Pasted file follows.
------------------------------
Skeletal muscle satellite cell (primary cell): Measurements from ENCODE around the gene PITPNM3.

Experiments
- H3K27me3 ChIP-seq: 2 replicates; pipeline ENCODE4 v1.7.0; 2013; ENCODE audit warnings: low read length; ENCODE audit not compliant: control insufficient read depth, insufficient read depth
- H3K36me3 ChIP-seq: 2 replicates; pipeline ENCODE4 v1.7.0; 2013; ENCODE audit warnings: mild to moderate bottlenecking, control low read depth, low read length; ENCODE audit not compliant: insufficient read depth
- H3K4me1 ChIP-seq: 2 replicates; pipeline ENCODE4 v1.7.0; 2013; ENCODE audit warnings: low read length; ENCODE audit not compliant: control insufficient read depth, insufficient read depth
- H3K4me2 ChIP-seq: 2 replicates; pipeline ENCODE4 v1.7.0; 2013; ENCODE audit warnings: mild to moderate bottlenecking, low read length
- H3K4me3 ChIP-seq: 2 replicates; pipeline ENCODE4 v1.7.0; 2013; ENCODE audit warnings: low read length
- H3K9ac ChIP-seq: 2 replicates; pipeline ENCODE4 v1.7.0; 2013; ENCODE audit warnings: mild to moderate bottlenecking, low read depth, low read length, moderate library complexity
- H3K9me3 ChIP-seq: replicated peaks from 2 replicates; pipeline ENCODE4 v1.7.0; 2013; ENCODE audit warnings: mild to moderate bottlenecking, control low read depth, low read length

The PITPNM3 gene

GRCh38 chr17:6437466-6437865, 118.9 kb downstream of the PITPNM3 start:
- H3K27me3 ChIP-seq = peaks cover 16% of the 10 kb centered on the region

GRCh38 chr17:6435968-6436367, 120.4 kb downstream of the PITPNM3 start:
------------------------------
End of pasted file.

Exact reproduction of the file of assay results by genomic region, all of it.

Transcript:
Skeletal muscle satellite cell (primary cell): Measurements from ENCODE around the gene PITPNM3.

Experiments
- H3K27me3 ChIP-seq: 2 replicates; pipeline ENCODE4 v1.7.0; 2013; ENCODE audit warnings: low read length; ENCODE audit not compliant: control insufficient read depth, insufficient read depth
- H3K36me3 ChIP-seq: 2 replicates; pipeline ENCODE4 v1.7.0; 2013; ENCODE audit warnings: mild to moderate bottlenecking, control low read depth, low read length; ENCODE audit not compliant: insufficient read depth
- H3K4me1 ChIP-seq: 2 replicates; pipeline ENCODE4 v1.7.0; 2013; ENCODE audit warnings: low read length; ENCODE audit not compliant: control insufficient read depth, insufficient read depth
- H3K4me2 ChIP-seq: 2 replicates; pipeline ENCODE4 v1.7.0; 2013; ENCODE audit warnings: mild to moderate bottlenecking, low read length
- H3K4me3 ChIP-seq: 2 replicates; pipeline ENCODE4 v1.7.0; 2013; ENCODE audit warnings: low read length
- H3K9ac ChIP-seq: 2 replicates; pipeline ENCODE4 v1.7.0; 2013; ENCODE audit warnings: mild to moderate bottlenecking, low read depth, low read length, moderate library complexity
- H3K9me3 ChIP-seq: replicated peaks from 2 replicates; pipeline ENCODE4 v1.7.0; 2013; ENCODE audit warnings: mild to moderate bottlenecking, control low read depth, low read length

The PITPNM3 gene

GRCh38 chr17:6437466-6437865, 118.9 kb downstream of the PITPNM3 start:
- H3K27me3 ChIP-seq = peaks cover 16% of the 10 kb centered on the region

GRCh38 chr17:6435968-6436367, 120.4 kb downstream of the PITPNM3 start: